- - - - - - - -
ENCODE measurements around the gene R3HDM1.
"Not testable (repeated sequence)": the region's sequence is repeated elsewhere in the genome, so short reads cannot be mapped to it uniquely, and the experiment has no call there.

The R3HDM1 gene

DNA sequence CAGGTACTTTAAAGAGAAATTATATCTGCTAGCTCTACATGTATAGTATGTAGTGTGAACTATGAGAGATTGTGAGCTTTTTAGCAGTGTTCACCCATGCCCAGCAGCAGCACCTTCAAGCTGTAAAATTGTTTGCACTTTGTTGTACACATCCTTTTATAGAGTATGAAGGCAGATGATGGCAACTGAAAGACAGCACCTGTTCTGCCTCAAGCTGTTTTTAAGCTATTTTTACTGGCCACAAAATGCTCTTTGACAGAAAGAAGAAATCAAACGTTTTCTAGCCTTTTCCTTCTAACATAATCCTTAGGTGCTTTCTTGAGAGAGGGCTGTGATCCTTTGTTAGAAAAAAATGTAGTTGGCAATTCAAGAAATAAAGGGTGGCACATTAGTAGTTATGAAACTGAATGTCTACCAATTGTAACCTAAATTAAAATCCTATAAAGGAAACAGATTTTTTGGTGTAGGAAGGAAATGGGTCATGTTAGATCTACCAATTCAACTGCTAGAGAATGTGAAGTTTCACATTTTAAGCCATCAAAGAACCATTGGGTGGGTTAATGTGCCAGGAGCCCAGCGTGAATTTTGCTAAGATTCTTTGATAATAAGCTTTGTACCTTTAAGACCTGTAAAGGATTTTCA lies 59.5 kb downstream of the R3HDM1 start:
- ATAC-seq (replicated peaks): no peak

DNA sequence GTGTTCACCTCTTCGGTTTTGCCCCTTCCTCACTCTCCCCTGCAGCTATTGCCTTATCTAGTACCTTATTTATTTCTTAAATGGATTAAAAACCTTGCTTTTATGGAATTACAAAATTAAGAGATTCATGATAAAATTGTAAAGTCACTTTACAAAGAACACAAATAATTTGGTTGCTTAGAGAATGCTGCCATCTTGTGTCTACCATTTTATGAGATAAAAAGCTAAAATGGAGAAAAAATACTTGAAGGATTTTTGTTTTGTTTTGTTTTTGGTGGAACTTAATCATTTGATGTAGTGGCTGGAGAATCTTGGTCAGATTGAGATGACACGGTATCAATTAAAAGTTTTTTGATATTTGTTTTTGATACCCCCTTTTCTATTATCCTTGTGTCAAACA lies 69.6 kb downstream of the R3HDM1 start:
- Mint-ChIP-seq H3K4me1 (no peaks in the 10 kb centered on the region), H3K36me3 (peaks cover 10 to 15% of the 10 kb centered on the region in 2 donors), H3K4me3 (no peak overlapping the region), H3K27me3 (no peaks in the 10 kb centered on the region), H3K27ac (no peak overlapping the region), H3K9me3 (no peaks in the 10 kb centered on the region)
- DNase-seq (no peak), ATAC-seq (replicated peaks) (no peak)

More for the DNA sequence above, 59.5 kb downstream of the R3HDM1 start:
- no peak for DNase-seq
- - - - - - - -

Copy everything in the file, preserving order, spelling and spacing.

ENCODE measurements around the gene R3HDM1.
"Not testable (repeated sequence)": the region's sequence is repeated elsewhere in the genome, so short reads cannot be mapped to it uniquely, and the experiment has no call there.

The R3HDM1 gene

DNA sequence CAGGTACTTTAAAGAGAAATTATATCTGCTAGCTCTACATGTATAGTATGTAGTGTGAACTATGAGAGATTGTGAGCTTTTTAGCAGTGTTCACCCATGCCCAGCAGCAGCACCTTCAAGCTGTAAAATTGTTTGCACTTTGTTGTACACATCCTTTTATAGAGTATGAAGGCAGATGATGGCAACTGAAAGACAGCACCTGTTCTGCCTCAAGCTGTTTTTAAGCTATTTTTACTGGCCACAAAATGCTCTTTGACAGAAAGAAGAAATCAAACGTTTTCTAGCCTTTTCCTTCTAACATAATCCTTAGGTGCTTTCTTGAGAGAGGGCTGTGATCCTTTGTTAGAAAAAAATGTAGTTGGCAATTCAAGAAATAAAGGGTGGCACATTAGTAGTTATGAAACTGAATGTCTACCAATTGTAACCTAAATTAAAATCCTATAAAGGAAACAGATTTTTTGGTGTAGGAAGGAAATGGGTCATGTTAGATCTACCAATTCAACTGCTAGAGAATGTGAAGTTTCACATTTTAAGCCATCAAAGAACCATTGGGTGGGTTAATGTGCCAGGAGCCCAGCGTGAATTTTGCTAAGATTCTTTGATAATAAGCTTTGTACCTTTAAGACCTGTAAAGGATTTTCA lies 59.5 kb downstream of the R3HDM1 start:
- ATAC-seq (replicated peaks): no peak

DNA sequence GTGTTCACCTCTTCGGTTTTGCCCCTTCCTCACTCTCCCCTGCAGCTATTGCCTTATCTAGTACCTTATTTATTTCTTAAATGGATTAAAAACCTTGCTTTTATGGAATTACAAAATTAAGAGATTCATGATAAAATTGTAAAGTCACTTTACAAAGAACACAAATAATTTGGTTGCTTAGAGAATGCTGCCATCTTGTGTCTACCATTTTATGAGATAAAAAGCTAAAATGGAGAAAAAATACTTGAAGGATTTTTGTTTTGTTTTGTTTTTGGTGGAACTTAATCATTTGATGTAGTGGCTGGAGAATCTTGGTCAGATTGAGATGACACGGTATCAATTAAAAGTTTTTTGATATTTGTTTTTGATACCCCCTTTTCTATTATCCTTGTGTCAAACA lies 69.6 kb downstream of the R3HDM1 start:
- Mint-ChIP-seq H3K4me1 (no peaks in the 10 kb centered on the region), H3K36me3 (peaks cover 10 to 15% of the 10 kb centered on the region in 2 donors), H3K4me3 (no peak overlapping the region), H3K27me3 (no peaks in the 10 kb centered on the region), H3K27ac (no peak overlapping the region), H3K9me3 (no peaks in the 10 kb centered on the region)
- DNase-seq (no peak), ATAC-seq (replicated peaks) (no peak)

More for the DNA sequence above, 59.5 kb downstream of the R3HDM1 start:
- no peak for DNase-seq